Thank you to Berkley Romance for the gifted copy of Wait For It!
Enemies to lovers is my rom-com addiction – I absolutely devour any book that falls in that category. When I heard about Wait For It, a book about a young divorcee looking to start over and a reclusive landlord, I was sold and ready to dive in.
Stuck in a dreary Boston winter, Annabelle Martin would like nothing more than to run away from her current life. She’s not even thirty years old, twice-divorced, and has just dodged a marriage proposal… from her ex-husband. When she’s offered her dream job as creative director at a cutting-edge graphic design studio in Phoenix, she jumps at the opportunity to start over.
When she arrives in the Valley of the Sun, Annabelle is instantly intrigued by her anonymous landlord. Based on the cranky, handwritten notes Nick Daire leaves her, she assumes he is an old, rich curmudgeon. Annabelle is shocked when she finally meets Nick and discovers that he’s her age and uses a wheelchair. Nick suffered from a stroke a year ago, and while there’s no physical reason for him not to recover, he is struggling to overcome the paralyzing fear that has kept him a prisoner in his own home.
Despite her promise to herself not to get involved, Annabelle finds herself irresistibly drawn to Nick. And soon she wonders if she and Nick might help each other find the courage to embrace life, happiness, and true love.
One of my only issues with this book was the writing style. The writing was a little inconsistent for me – at times, it was very immersive, and then there would be a clunky piece of dialog that really threw me out of my immersion in the story. As the book went on, things got smoother, but it was jarring when these little oddities happened.
I am a sucker for dual POVs in enemies-to-lovers romance novels. I love the moment when one character realizes they’re in love with the other person. That magical moment when they realize they’re no longer enemies and can’t live without each other. I think dual POV really benefited this story in particular – Nick would have come off as a massive asshole without knowing his internal monologue. Reading about him struggling with his medical issues was heart breaking but having his POV made him more sympathetic and understandable as a character.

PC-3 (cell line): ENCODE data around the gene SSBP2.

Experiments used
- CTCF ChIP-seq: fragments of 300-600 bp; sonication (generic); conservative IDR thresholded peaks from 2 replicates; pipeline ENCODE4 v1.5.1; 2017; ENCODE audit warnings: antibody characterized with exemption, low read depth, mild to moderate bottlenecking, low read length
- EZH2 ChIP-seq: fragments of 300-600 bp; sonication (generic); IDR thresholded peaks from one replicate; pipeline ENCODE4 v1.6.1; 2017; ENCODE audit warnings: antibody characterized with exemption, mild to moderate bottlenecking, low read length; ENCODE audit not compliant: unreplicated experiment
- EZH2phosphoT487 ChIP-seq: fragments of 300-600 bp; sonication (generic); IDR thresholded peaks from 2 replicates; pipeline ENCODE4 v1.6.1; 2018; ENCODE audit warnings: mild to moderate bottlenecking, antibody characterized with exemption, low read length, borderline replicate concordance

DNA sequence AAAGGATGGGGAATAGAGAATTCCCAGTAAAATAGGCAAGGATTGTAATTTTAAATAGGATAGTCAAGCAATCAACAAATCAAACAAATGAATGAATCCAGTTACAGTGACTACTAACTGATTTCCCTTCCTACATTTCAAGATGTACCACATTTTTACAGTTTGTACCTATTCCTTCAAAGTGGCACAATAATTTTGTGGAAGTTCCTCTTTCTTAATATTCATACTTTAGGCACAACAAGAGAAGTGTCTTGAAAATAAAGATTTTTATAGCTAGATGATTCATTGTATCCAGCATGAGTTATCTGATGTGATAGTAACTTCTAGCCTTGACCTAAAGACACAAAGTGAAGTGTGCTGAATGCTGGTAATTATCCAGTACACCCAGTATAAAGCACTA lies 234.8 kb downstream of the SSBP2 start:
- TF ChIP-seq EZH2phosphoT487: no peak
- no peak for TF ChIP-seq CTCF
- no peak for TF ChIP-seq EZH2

Subplot wise – I really appreciated the honesty of Annabelle’s struggles in the workplace. She dealt with harassment from a male coworker who believed he was entitled to her job – she also faced a lack of support from management when she tried to reach out for help. This plot felt really honest and close to home. Another thing I really loved was the found family vibes of Nick and his staff – they were tightknit and cleared cared deeply for each other.
Annabelle and Nick were adorable together – I enjoyed their back and forth via notes – even when Annabelle thought Nick was a crochety old man, they had great rapport. When she finally met him fact to face, the sparks flew. I really enjoyed that so much time was spent building up their tension before they even met and building up the enigma of who Nick was. When they got together, they helped each other grow and reckon with their own personal issues. I loved that their problems weren’t just magically resolved when they got together – they had to work for their happy endings.
Overall, this was a cute book with solid characters and romance. I loved the themes of found family and personal growth. I’ll definitely be going back to read the companion novel; Paris is Always a Good Idea. 4/5